A large wall of green welcomed people up the path to my house, casting shadows over the street. I often joked to hedge appraisers about once hiring Edward Scissorhands to do work on my lawn when I received awards. However, the brighter the light, the darker the shadow. My father, Terry’s flat stood behind all of the lights and beauty. That senile fart was always raining on our parades, calling me ungrateful and selfish, but he doesn’t know what it takes to be this successful.
I’ve gotten this far without his help, and I sure as hell don’t need it now. He always appears when he’s not needed and nowhere to be seen when we do. Now that I had a family of my own, he’s retreated back into his run-down shell of a residence and can never be bothered to help. After Mum died and he retired, he never did much of anything. Mum’s death was tough on everyone, but we learned to move on with our lives. And what was his solution? To give up and retire and let everyone else do the heavy lifting?! What a joke…
I wiped my baby’s chin, covered in strands of pasta and sauce, while my wife Lorraine collected the dirty dishes from the table. My father, who had come over for dinner, was on his new phone, holding it at arm’s length and constantly readjusting his glasses. I read ‘Top 10 Ways to Get Easy Money’ in big bold letters at the top of his screen. Lorraine and I glanced at each other and accidentally let out a small chuckle, drawing his attention. His shoulders slumped as he lowered the brightness on his phone to prevent either of us from prying any further. I said nothing further to him that night, afraid he would turn a subtle comment into another reprimanding about responsibility and my role to ‘make a difference in the world’. Little did he know, I would say nothing further to him ever again.
The night went by as my father stuck around, stretched himself onto the full length of one of our more expensive couches. Despite Lorraine and my indifference towards his presence, an underlying sense of unease settled in my chest. I try to pay it no mind. Our baby was sent out wails from the other room, clearly getting on my father’s nerves.
“Can someone shut that thing up?!” he screamed. His voice boomed across the living room, only irritating the baby further. Lorraine rushed to calm him down and, after covering his ears with pillows and writhing about, Terry stormed off and returned to his flat. He slammed the door behind him and sent vibrations across the rest of the house. The baby’s cries only grew louder. That incorrigible old fart. He could yell at me all he wanted, but no one had the right to badmouth my children like that. My frustration began to boil up, but I was too exhausted to follow him to his room; instead retiring to my own with thoughts rushing through my head. By the time my head had hit the pillow, I had drifted off.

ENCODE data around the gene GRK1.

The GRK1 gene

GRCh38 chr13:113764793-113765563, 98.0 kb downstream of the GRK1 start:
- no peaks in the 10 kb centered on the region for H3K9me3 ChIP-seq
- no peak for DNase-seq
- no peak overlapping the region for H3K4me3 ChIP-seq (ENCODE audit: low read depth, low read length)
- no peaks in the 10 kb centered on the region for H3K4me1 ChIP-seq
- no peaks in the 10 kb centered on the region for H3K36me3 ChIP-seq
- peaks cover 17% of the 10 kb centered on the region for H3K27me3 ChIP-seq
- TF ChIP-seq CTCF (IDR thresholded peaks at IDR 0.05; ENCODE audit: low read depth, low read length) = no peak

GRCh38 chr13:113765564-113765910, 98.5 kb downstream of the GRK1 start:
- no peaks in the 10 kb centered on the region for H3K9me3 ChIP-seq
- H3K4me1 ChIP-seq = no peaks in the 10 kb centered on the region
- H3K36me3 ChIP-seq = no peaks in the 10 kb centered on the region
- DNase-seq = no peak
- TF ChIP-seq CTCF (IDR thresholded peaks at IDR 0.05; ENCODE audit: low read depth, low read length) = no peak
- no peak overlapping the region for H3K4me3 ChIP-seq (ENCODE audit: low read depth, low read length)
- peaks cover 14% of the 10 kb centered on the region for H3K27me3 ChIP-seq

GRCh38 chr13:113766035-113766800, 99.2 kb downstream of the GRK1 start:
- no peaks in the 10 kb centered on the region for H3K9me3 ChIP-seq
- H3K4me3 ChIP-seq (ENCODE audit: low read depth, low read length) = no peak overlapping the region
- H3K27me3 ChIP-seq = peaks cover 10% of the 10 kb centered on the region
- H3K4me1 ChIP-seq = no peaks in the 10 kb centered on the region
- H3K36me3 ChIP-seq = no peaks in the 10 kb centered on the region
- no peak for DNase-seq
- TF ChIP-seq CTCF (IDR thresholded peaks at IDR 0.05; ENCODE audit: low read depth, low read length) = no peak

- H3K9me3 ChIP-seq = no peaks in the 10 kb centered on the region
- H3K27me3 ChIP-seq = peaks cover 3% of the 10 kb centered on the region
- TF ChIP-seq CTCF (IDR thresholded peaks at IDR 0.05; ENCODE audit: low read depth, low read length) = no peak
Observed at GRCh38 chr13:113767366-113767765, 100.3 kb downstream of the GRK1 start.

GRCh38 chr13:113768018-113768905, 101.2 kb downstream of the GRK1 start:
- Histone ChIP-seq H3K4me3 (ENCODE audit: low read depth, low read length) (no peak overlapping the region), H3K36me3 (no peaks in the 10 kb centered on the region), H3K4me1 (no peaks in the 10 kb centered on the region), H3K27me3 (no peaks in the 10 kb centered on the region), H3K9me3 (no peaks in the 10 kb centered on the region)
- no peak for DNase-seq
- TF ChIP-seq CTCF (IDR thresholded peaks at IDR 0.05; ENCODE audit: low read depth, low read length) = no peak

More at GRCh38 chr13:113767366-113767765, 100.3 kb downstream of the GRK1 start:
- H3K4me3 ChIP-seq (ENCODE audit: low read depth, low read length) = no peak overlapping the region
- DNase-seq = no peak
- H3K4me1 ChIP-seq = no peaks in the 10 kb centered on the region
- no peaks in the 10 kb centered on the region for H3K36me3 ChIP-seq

I awoke the next morning, still upset at my father. Lorraine made me breakfast, but I wasn’t hungry. I was too tired, no, too blinded by anger to care. I slumped into our living room couch and sat there emotionless and reflected on my actions the night before. Hours flew by and endless possibilities of how last night’s dinner could have gone entered my brain. I wasted the day away thinking about what happened last night and dreading what my father would say when he came over. However, he never came. The bathroom in his house never worked and he always came over to use ours.
A wave of dread passed over me as I sprinted out of the house and slammed open the door to my father’s residence. It was smaller than I remembered, yet he was nowhere to be found. Room after room, I flung open doors but to no avail. The trepidation I felt in my body only grew as I approached the last room of the hallway, his bedroom.
The broken down, peeling door opened with a loud creak. One step into the room and my body began to grow cold. There on the bed, my father laid motionless, with damp stains around his pillow. But something was different about him. His eyes seemed to stare off into the abyss, his fingers cold as ice. I put the back of my hand on his neck and felt true nothingness for the first time. No pulse, no breath. Just emptiness. I could feel water begin to roll down my face. Tears? Was I crying? No, that couldn’t be it. There’s no way I could feel sorry for a bum like my father?! It was probably his fault anyway…
My fault! It was all my fault! If only I hadn’t had been such a fool! My legs turned to jelly, and I began to break down and weep. Emotions bled out all at once. Every moment I had wasted hurling insults and ignoring the plight of my own flesh and blood had come back to bite me. I let my own pride and selfishness kill the man who had raised me. He really was right. I was selfish and rude, never caring about anyone’s feelings but my own. However, my epiphany was too late the hero. I had years to be sorry, millions of chances to apologise and tell him how I felt. It took my own father’s death to realise how inhumane I had become. I was so blinded by greed and self-indulgence that I let my own father die because of it. Because of me. I had no one to blame but myself. The chance to reconcile had blown by me, as I forged it long ago prioritizing my own comfort over the necessities of the people who should have been dearest to me. After he lost Mum, I was all he had left. No one else was left to outstretch their hand. I had pushed him away, and this was my reward. Whose fault but mine…